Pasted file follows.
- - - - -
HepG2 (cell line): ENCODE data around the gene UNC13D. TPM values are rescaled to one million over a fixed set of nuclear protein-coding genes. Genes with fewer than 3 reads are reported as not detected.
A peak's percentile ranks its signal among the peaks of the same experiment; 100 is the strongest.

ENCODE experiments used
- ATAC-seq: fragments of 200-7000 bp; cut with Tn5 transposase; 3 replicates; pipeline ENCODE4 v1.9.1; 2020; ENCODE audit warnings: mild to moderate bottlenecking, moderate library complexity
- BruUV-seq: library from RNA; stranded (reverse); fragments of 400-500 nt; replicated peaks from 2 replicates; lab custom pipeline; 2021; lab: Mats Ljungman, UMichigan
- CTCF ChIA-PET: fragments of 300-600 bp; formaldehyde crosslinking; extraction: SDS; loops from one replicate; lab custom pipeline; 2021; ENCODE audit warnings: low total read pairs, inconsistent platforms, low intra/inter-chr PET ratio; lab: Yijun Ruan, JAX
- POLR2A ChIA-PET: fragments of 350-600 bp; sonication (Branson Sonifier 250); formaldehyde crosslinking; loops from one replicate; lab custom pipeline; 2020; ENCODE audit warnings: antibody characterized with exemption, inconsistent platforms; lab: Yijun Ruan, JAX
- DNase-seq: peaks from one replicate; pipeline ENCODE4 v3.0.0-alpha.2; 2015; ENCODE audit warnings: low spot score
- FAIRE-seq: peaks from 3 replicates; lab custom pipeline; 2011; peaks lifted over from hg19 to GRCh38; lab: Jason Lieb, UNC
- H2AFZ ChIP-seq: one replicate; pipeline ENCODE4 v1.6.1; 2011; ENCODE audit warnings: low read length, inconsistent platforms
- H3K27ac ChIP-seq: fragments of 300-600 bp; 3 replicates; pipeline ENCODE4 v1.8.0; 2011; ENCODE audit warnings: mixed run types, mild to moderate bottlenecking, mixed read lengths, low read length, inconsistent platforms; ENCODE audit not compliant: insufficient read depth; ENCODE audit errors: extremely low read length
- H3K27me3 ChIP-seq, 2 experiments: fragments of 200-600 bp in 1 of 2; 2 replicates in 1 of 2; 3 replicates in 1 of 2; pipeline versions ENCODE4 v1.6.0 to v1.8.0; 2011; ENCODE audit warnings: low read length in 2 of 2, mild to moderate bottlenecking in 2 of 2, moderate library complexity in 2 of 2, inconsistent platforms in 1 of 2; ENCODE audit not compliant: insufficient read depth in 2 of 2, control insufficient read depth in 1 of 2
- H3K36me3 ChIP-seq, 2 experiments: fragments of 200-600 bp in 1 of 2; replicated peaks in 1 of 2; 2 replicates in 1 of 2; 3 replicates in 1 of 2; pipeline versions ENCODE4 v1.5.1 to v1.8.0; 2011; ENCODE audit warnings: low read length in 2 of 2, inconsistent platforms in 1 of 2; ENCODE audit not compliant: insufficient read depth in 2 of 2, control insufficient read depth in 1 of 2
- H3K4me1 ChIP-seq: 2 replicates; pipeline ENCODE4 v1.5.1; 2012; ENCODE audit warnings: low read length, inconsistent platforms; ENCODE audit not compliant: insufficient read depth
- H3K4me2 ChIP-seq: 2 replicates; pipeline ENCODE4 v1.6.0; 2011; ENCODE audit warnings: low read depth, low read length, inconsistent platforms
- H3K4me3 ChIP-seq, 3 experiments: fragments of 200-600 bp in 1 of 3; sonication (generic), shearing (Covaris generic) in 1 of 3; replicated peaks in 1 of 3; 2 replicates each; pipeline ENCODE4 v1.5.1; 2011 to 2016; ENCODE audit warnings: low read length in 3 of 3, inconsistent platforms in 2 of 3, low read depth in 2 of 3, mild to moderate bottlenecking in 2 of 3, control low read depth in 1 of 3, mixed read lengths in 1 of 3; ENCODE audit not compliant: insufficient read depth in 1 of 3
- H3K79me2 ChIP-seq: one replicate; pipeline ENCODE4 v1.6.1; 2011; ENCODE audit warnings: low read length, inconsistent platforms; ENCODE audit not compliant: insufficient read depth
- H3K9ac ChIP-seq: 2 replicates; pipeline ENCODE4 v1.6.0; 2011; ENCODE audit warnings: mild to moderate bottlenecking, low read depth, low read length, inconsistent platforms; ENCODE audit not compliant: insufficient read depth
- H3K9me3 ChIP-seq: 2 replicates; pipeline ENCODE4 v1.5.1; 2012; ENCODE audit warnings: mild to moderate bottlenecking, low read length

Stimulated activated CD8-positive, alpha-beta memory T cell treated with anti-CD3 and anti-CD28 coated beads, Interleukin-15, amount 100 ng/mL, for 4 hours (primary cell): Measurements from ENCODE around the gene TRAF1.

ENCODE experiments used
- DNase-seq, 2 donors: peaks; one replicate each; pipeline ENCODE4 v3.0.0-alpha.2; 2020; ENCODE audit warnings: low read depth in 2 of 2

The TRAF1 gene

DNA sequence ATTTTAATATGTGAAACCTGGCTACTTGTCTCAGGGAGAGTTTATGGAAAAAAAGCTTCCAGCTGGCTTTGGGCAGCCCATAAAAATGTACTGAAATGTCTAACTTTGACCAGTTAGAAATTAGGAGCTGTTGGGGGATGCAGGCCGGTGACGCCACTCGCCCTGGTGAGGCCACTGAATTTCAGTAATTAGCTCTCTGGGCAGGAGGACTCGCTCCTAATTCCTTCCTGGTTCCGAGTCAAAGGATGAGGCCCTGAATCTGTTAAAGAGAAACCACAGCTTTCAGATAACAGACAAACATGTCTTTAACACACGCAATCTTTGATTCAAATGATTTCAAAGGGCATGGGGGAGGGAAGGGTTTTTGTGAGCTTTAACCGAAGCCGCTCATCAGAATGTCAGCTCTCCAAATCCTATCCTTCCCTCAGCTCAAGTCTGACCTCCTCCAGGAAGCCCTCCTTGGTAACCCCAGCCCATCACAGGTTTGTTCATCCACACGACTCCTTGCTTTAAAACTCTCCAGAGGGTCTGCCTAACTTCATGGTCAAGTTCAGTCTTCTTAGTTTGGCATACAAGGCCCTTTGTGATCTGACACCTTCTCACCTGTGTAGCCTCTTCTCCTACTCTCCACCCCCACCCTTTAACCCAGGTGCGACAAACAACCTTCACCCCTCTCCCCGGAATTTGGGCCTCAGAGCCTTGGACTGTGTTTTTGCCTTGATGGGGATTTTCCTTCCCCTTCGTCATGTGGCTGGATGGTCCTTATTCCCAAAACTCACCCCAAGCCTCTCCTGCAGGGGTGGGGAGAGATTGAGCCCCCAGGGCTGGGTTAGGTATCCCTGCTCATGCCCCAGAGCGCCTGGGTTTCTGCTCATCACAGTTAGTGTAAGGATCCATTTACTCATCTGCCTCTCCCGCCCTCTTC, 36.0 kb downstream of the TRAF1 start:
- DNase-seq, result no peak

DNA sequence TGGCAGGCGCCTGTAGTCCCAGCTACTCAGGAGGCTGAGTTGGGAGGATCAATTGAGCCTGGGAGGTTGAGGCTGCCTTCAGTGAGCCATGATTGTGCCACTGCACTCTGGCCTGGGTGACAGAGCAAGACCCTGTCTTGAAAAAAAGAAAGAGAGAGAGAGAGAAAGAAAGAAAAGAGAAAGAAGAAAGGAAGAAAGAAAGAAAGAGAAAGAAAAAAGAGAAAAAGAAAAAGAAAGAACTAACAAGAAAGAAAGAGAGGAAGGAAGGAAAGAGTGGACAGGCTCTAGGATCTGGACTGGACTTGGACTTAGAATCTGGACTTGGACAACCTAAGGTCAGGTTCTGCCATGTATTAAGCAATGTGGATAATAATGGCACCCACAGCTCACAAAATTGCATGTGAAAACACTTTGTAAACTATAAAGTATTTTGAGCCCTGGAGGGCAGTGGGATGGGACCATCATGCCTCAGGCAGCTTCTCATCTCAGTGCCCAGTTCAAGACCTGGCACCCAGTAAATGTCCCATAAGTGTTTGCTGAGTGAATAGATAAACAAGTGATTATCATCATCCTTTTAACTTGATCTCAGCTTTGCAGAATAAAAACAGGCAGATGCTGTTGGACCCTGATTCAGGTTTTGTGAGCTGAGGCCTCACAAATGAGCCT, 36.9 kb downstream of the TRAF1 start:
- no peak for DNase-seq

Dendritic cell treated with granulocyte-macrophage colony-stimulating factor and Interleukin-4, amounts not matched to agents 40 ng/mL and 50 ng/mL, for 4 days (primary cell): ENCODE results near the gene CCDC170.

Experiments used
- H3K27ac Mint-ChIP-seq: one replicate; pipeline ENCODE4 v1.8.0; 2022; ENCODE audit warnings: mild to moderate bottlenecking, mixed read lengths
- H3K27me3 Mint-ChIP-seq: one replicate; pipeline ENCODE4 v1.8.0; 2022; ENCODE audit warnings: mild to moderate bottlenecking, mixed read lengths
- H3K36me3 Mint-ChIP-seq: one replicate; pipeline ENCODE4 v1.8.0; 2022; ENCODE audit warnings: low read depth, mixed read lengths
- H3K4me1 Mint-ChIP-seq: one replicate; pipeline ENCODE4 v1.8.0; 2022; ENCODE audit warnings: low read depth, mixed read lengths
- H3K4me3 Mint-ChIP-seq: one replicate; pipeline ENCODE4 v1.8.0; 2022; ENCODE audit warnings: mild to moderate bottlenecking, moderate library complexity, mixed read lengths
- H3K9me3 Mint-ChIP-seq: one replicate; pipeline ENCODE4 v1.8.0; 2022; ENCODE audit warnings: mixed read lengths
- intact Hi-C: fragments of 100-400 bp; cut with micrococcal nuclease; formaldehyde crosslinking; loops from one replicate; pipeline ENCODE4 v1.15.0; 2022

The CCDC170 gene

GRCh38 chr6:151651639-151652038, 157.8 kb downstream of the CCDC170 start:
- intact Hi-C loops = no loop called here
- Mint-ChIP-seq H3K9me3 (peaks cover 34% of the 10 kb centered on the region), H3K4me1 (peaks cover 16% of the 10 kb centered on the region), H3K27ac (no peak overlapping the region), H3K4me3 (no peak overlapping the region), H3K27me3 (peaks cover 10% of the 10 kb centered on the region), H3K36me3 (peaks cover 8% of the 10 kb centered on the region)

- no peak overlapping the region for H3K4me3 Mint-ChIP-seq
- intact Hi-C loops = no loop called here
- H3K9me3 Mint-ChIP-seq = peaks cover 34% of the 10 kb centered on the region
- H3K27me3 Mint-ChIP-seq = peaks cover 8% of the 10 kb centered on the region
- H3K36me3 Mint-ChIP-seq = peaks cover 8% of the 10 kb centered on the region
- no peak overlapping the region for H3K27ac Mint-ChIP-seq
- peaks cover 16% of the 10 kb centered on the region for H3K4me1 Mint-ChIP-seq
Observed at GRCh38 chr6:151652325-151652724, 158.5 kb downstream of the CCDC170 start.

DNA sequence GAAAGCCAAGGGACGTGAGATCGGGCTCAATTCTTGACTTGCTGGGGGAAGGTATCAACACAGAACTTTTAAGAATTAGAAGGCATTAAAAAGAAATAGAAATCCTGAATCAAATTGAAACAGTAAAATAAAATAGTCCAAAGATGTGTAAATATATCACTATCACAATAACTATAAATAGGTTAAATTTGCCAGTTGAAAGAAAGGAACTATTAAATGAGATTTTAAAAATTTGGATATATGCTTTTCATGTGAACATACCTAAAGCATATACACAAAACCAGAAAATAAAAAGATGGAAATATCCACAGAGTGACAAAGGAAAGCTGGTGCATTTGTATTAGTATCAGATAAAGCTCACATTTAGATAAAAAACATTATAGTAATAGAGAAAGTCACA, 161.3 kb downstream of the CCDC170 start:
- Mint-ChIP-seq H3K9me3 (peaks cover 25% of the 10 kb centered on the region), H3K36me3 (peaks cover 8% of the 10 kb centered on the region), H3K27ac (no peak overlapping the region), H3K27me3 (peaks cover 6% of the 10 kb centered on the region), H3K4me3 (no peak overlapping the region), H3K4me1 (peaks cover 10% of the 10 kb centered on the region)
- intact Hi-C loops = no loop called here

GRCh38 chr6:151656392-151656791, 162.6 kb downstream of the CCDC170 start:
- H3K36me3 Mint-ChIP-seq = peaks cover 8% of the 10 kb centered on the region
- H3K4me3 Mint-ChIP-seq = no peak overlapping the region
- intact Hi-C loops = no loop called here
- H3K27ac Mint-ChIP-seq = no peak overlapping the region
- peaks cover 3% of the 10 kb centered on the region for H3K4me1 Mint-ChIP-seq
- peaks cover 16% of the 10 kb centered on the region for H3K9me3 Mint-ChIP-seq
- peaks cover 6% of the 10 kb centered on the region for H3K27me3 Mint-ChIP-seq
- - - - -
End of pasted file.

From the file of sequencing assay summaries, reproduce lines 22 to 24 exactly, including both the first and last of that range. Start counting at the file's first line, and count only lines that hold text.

- DNase-seq, 2 donors: peaks; one replicate each; pipeline ENCODE4 v3.0.0-alpha.2; 2020; ENCODE audit warnings: low read depth in 2 of 2

The TRAF1 gene

DNA sequence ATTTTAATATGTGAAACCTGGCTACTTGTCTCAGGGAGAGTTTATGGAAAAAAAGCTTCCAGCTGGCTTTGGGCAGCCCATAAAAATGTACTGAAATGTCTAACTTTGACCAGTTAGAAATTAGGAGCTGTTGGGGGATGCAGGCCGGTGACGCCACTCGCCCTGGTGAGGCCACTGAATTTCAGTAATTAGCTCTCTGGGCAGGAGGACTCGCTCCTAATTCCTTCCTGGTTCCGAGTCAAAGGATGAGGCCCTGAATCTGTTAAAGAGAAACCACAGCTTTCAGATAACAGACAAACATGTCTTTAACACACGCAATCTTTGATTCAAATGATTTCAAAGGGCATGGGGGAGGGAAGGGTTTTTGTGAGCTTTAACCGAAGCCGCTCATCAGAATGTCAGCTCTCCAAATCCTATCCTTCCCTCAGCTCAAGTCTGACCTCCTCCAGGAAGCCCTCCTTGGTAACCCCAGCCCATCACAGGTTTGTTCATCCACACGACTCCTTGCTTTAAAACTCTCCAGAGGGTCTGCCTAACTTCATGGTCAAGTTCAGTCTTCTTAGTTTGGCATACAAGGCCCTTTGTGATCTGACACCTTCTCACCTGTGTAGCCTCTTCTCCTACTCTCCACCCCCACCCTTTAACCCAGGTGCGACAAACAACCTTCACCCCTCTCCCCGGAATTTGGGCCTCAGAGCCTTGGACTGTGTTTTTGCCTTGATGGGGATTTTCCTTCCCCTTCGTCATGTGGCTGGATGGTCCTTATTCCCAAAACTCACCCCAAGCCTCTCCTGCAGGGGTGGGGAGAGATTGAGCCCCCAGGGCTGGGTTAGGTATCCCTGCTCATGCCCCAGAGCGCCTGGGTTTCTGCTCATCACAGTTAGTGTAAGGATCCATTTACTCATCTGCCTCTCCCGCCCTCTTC, 36.0 kb downstream of the TRAF1 start: